centre of world as Australia or the US - it would presumably be easier to
look at it there than in Tom's house.

I have lost my own copy of a book that I wrote. Not that many copies were
printed, but all British books are to be found in the British Library. I
wouldn't dream of asking the BL for the original copy (which is obviously
very important to me) and suggesting that they keep a photocopy.

--
Nick Landau
London, UK

COHNREICH (Anklam, Germany Krajenka, Poland) ATLAS (Wielkie Oczy (near
Lvov/Lemberg), Poland)
WECHSLER(Schwabach, Germany) KOHN (Wallerstein and Kleinerdlingen,Germany)
LANDAU/FREDKIN(Gomel, Mogilev, Belarus)


JewishGen Discussion Group #JewishGen Re: How to get a book? #general

KSL <resume@...>
 

Stan

Libraries *do* sell books. Culling is a common practice in almost every
library in the world.

A library is not a black-hole into which books get sucked never to emerge
again.

They are dynamic repositories, that buy sell and swop books on a regular
basis.

Of course, there are certain books and documents that a library will *never*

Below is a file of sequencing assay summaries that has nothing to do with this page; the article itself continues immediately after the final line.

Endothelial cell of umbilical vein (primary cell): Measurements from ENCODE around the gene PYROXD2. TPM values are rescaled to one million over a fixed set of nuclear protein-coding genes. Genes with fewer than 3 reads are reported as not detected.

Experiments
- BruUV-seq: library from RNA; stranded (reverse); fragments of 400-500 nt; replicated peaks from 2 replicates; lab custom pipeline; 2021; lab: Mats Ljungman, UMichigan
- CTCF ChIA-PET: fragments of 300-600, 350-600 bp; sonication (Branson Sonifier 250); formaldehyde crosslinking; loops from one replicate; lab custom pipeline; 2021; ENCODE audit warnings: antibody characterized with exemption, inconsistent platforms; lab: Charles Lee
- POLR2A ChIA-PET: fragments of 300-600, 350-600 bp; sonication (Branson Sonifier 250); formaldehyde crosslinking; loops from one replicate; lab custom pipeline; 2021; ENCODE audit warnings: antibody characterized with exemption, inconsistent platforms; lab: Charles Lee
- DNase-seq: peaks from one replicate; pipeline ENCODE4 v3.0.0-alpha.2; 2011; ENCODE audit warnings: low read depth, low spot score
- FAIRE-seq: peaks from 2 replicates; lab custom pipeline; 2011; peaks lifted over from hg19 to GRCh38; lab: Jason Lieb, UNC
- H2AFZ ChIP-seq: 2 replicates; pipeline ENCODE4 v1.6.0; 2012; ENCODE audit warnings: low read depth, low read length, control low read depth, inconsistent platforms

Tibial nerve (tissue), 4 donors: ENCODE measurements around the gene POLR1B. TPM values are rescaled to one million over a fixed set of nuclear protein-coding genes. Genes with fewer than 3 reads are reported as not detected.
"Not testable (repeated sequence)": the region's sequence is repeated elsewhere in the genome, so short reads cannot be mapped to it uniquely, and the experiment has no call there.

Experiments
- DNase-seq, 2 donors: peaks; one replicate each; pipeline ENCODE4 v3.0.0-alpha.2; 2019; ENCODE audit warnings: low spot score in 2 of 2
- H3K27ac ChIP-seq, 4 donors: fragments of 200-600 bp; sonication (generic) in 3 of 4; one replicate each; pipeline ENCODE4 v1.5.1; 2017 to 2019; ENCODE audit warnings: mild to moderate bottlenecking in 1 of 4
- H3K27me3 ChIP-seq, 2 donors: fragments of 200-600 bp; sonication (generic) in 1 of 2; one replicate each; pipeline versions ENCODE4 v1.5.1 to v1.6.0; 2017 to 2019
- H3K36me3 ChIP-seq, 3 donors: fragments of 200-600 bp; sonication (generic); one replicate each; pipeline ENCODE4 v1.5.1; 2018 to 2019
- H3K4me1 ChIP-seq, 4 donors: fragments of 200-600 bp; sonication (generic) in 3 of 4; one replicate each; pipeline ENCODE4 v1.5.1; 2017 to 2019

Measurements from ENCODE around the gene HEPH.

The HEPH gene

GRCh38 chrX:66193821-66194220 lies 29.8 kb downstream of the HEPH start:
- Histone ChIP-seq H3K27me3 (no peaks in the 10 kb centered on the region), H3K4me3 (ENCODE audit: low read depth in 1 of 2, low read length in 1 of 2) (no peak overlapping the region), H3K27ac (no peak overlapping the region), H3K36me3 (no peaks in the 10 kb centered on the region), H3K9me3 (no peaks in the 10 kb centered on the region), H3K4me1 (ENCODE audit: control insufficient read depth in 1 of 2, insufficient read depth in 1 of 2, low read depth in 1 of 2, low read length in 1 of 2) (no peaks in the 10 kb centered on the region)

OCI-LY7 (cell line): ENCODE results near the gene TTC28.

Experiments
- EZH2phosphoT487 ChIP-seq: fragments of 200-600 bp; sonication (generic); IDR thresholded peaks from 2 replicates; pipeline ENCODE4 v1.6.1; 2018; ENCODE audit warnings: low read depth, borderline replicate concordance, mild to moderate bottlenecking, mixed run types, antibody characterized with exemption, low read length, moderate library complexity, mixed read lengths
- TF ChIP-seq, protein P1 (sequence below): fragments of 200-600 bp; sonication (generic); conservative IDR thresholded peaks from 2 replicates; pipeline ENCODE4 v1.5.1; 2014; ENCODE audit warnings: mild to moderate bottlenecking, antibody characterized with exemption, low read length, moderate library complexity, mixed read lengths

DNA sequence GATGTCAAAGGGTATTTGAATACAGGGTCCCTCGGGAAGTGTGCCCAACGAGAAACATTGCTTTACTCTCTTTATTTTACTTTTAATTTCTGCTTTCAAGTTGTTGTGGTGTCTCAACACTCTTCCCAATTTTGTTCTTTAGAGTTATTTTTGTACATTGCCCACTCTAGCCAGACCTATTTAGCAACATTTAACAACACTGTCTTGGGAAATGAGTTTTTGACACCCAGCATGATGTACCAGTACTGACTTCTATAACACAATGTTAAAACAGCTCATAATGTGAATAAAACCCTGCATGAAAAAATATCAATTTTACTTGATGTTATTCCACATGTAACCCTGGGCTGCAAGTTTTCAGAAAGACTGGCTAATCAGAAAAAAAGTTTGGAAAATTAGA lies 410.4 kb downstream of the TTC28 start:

part with, but for a book of the type I understand Tom's uncle's book to be,
there is a good chance it will be culled some day.

Ken Lipworth
Sydney


"Stan Goodman" < SPAM_FOILER@hashkedim.com > wrote in message
news:uViCr8LlbtmJ-pn2-IrJuzNdsS9TH@poblano...


Libraries are full of old dusty tractates; that's what they do, and it's
one of the differences between libraries and bookstores. Libraries _acquire_
books, they don't sell them. It might be a better idea to ask her for the
addresses of dealers in old books. Or to buy a much more valuable book (that
they don't already have) and offer to swap.


JewishGen Discussion Group #JewishGen Re: How to get a book? #general